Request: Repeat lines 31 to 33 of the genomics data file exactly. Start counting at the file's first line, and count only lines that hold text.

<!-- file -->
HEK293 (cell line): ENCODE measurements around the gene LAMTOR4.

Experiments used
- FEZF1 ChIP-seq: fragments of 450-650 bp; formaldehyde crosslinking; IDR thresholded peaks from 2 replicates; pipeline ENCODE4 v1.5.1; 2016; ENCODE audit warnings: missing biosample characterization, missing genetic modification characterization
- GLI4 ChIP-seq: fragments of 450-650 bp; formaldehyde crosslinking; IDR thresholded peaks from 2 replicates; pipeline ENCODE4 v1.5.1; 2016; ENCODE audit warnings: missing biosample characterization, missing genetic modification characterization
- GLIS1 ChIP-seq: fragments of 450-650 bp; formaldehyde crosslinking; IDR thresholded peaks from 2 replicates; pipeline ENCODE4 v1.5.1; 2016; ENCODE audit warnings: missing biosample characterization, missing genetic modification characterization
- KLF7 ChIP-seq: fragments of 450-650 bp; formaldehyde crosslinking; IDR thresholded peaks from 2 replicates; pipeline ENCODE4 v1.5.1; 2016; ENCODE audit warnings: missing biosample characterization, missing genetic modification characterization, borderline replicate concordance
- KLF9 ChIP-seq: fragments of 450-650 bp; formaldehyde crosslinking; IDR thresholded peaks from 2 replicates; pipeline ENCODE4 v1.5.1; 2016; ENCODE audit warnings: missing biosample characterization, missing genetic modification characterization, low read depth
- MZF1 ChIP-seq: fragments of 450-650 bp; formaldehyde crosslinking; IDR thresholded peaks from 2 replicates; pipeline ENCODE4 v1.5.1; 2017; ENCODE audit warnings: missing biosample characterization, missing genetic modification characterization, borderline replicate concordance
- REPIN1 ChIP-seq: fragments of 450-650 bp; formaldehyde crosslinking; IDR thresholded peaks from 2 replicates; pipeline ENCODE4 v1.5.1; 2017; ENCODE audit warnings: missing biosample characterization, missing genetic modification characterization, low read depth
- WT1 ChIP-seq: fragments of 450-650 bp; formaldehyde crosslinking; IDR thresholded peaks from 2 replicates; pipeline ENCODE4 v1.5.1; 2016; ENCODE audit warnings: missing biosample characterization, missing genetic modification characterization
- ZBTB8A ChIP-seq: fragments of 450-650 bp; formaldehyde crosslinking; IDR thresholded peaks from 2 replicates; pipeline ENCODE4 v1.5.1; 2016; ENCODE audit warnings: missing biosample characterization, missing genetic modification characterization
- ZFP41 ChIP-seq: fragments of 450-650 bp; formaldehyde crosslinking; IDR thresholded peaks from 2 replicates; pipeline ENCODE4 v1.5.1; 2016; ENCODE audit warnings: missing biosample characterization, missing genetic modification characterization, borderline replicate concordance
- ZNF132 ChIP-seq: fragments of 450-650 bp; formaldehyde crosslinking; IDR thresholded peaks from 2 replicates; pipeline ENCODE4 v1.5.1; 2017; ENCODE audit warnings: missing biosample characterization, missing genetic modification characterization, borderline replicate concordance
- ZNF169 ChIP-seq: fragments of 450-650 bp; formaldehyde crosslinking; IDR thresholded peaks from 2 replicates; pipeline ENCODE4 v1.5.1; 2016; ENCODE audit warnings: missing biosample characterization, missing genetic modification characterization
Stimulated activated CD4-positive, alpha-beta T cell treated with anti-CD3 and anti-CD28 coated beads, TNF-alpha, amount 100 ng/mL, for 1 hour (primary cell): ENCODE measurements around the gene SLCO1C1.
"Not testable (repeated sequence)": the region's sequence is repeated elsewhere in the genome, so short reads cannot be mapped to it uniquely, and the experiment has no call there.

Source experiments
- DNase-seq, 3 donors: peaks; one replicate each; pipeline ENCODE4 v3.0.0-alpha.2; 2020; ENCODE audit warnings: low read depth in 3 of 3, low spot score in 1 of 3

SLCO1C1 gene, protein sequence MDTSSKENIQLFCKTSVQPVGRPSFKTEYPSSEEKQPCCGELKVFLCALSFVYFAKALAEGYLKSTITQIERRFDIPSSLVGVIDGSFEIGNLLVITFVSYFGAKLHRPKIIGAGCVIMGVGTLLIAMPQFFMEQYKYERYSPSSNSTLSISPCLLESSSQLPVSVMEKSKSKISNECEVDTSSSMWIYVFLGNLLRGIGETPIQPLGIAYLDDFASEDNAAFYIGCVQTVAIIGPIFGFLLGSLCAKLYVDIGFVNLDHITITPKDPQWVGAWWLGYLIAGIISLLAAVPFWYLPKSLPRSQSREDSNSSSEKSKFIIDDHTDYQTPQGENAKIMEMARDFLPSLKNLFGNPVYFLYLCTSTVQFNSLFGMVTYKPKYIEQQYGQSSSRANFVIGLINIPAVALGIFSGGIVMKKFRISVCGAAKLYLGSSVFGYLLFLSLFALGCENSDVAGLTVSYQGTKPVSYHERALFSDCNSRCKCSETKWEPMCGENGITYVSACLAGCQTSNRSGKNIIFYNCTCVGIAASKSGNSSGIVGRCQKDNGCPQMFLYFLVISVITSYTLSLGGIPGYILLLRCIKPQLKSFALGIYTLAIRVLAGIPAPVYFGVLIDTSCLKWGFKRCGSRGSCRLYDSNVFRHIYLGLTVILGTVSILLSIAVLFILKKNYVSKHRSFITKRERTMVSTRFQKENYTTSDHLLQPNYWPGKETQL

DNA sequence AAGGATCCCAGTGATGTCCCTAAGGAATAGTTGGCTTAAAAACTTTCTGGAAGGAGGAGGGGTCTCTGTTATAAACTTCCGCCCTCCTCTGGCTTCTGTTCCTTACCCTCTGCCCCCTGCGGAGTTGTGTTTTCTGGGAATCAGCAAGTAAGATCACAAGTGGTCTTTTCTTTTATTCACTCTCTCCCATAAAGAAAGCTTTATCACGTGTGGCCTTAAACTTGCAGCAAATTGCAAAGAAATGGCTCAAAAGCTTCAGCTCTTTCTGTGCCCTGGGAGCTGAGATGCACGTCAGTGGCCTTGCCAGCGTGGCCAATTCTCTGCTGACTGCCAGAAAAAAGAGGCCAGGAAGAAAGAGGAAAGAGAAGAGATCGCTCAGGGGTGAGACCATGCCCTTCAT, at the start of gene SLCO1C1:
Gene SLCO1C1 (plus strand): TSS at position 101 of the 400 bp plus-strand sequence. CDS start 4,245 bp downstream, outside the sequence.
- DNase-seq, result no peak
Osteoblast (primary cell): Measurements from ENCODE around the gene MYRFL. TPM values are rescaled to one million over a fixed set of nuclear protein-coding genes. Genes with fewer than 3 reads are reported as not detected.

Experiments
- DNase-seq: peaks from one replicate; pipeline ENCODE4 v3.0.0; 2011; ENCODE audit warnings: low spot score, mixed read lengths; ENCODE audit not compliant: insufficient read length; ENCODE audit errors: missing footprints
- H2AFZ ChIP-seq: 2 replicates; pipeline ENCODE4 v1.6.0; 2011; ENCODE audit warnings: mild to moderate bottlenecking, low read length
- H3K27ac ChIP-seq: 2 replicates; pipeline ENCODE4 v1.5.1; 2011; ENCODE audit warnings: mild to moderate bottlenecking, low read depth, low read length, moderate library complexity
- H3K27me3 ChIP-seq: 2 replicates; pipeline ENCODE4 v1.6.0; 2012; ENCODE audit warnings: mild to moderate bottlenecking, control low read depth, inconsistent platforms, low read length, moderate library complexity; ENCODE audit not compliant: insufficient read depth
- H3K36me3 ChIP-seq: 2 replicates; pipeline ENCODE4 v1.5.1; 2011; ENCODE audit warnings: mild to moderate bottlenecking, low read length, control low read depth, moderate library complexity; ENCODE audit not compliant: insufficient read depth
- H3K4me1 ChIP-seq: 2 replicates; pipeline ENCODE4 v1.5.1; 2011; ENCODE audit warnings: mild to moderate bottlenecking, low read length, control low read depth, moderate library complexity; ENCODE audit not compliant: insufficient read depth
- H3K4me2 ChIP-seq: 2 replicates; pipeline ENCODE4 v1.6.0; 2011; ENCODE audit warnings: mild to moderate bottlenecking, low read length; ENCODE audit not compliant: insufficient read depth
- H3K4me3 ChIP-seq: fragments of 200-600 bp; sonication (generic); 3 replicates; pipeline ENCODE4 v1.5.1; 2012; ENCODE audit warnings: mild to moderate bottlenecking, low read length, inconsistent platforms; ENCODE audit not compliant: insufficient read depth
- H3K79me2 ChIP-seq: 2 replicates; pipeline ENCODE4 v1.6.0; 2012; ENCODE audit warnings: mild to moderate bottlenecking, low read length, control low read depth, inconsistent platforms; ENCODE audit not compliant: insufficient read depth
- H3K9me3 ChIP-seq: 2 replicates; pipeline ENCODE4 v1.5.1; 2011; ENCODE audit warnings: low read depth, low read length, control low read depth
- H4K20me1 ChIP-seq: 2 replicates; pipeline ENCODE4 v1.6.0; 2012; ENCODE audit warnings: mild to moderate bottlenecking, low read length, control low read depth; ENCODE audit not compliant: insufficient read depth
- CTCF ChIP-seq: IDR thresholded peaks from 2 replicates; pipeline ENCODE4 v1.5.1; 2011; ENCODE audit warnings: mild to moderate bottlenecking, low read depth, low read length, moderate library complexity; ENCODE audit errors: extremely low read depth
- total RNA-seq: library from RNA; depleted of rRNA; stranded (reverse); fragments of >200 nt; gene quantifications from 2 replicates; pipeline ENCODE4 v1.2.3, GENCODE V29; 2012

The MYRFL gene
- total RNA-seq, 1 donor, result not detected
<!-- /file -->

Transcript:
- H3K4me2 ChIP-seq: 2 replicates; pipeline ENCODE4 v1.6.0; 2011; ENCODE audit warnings: mild to moderate bottlenecking, low read length; ENCODE audit not compliant: insufficient read depth
- H3K4me3 ChIP-seq: fragments of 200-600 bp; sonication (generic); 3 replicates; pipeline ENCODE4 v1.5.1; 2012; ENCODE audit warnings: mild to moderate bottlenecking, low read length, inconsistent platforms; ENCODE audit not compliant: insufficient read depth
- H3K79me2 ChIP-seq: 2 replicates; pipeline ENCODE4 v1.6.0; 2012; ENCODE audit warnings: mild to moderate bottlenecking, low read length, control low read depth, inconsistent platforms; ENCODE audit not compliant: insufficient read depth